It’s hard to find a Chesapeake Bay watershed resident whose eyes don’t light up at the mention of striped bass; though some won’t know what you mean unless you call them by their “proper” Chesapeake name, rockfish.
For many of us, striped bass are a big reason we fell in love with the bay and being on the water in the first place. But whether you love them for their fight, eating, or their critical place as an apex predator in the ecosystem, we can all agree that the bay would be greatly diminished without this iconic fish.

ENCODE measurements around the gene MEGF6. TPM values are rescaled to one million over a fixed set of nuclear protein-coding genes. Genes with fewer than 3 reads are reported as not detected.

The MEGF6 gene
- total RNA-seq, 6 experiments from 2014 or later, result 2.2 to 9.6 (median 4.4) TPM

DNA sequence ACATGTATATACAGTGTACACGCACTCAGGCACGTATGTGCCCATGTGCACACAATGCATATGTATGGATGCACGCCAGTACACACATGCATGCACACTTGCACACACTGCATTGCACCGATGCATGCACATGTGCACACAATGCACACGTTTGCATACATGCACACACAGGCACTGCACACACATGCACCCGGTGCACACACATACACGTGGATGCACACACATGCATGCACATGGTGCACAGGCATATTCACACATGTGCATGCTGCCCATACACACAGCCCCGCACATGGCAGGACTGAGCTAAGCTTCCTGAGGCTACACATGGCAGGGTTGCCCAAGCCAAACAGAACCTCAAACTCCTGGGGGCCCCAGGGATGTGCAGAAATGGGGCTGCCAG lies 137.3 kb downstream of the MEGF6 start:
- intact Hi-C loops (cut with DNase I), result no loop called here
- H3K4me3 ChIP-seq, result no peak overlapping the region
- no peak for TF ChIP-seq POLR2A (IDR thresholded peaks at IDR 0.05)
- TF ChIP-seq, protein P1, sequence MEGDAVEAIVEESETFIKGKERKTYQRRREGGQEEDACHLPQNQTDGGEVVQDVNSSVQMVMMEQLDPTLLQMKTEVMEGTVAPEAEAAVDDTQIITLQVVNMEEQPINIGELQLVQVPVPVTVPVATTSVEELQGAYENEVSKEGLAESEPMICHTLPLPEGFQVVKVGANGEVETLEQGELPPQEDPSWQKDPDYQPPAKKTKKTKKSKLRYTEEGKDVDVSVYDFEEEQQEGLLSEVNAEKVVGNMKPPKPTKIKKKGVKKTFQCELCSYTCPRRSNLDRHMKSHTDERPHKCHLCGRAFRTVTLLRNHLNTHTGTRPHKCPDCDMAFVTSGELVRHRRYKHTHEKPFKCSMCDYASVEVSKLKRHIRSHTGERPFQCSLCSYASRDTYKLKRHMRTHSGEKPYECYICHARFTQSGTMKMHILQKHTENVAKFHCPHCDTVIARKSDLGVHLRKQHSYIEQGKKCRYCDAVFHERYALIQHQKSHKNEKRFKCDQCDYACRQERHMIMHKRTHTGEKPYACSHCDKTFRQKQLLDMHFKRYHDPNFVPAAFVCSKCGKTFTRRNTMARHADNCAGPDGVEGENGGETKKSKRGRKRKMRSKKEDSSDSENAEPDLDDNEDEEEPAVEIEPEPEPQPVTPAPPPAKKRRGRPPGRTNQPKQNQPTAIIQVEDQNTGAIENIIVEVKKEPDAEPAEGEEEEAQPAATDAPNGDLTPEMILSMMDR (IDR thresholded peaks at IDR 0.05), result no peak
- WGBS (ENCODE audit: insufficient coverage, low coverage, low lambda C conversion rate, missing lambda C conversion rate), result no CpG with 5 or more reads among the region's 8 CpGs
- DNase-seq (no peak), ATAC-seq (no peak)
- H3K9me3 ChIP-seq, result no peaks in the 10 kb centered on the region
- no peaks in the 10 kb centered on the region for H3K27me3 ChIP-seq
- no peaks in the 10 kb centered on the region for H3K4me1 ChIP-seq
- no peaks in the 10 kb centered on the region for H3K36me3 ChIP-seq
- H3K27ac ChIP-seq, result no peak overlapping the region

That’s why recent data showing warning signs about the declining health of the striped bass population are extremely worrisome. The most recent scientific stock assessment, released in 2019 by the Atlantic States Marine Fisheries Commission, found that striped bass are overfished and its coastwide population is well below target levels. In the Chesapeake Bay, not only has there been a lack of legal-size fish, but there has also been below-average spawning act...
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